The Israeli prime minister airs a US demand to halt building in E. Jerusalem, where US bingo magnate's hotel is slated for conversion into 20 Jewish apartments.
Tensions between the United States and Israel over settlement expansion in the West Bank escalated this weekend over a tinderbox issue: Israeli building in East Jerusalem, a predominantly Arab area that Israel claims as part of its "undivided and eternal capital."
"I can only imagine what would happen if someone were to suggest that Jews cannot live in certain neighborhoods in New York or in London or in Paris or in Rome," Israeli Prime Minister Benjamin Netanyahu said on Sunday, responding to newly clarified US demands to freeze all new building. "There would undoubtedly be a loud international outcry. All the more so, we cannot agree to such a decree in Jerusalem."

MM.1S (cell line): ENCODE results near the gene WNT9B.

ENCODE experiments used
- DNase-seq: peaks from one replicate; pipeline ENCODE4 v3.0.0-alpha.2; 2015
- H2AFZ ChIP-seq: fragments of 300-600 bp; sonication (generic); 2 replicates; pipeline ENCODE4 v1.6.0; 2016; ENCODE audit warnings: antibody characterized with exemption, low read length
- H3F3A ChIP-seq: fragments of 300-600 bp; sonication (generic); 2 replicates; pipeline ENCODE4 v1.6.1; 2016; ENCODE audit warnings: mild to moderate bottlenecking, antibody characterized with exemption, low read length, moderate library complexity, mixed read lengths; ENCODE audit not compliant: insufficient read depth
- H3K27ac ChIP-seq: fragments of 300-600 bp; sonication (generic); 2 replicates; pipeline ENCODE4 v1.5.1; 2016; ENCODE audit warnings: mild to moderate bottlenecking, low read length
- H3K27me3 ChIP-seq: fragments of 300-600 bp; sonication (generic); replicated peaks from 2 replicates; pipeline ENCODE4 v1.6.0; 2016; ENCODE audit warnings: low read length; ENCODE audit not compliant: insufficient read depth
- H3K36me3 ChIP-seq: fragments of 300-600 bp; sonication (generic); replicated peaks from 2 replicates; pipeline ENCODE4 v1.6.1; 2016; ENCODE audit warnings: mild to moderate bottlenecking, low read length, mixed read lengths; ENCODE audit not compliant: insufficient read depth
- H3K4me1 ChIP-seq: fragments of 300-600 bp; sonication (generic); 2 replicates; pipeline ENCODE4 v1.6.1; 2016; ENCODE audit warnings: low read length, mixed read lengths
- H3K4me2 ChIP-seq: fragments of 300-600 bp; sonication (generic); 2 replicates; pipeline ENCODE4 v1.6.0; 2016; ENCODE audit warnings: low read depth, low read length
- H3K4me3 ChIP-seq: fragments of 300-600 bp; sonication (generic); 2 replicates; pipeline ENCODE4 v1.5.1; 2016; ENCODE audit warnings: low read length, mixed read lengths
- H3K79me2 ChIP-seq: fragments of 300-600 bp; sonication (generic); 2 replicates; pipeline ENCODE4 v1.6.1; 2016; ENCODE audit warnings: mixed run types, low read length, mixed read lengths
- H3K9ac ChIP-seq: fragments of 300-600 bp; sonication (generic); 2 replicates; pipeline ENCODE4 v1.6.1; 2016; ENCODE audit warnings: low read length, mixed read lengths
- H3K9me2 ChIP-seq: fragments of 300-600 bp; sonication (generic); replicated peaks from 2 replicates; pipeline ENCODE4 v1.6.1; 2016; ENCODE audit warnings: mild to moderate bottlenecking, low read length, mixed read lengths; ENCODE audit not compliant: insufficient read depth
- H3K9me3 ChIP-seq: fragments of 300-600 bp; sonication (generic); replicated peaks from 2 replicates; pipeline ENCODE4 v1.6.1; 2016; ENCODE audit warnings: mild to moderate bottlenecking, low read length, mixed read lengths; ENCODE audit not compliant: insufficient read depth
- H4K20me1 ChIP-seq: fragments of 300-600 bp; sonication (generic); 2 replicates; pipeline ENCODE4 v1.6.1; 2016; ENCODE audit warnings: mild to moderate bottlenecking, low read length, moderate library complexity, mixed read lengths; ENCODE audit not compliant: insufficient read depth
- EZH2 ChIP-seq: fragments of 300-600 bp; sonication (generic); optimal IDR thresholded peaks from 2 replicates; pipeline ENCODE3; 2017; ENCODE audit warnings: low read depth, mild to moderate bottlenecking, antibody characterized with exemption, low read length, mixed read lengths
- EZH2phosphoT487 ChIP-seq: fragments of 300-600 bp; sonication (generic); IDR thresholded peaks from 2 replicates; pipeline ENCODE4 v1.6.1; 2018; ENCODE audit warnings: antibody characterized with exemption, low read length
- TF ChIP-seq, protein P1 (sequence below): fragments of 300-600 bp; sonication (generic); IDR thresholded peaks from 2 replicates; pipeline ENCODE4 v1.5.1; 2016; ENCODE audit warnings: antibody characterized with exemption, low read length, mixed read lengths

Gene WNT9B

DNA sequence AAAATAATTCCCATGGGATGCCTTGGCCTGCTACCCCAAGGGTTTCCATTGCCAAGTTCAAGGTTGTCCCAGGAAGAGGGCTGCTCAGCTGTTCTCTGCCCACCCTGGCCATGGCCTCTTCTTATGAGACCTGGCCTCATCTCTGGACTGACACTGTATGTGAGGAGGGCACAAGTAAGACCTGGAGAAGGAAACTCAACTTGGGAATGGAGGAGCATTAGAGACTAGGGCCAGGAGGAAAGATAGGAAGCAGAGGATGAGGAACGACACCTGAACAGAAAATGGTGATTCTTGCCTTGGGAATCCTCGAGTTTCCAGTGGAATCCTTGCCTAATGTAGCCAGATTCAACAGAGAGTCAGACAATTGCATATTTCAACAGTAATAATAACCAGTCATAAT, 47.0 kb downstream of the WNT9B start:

At issue is Washington's request to suspend plans to convert an old hotel into 20 Jewish apartments in Sheikh Jarrah – an Arab neighborhood of East Jerusalem and one that Palestinians see as part and parcel of their future capital. The Shepherd's Hotel, an empty 1930s-era building, is owned by US bingo magnate Irving Moskowitz, who has purchased other properties in East Jerusalem and the West Bank to settle Jews in areas right-wingers don't want handed over to Palestinian control.
"Netanyahu is keen to lay down some red lines in terms of what, in his point of view, is discussable and what is not," says Jonathan Spryer, a Middle East analyst at the Inter-Disciplinary Center in Herzliya, Israel. "He's saying, we can argue on numbers in the West Bank, but as far as Jerusalem goes, your interference is off-limits."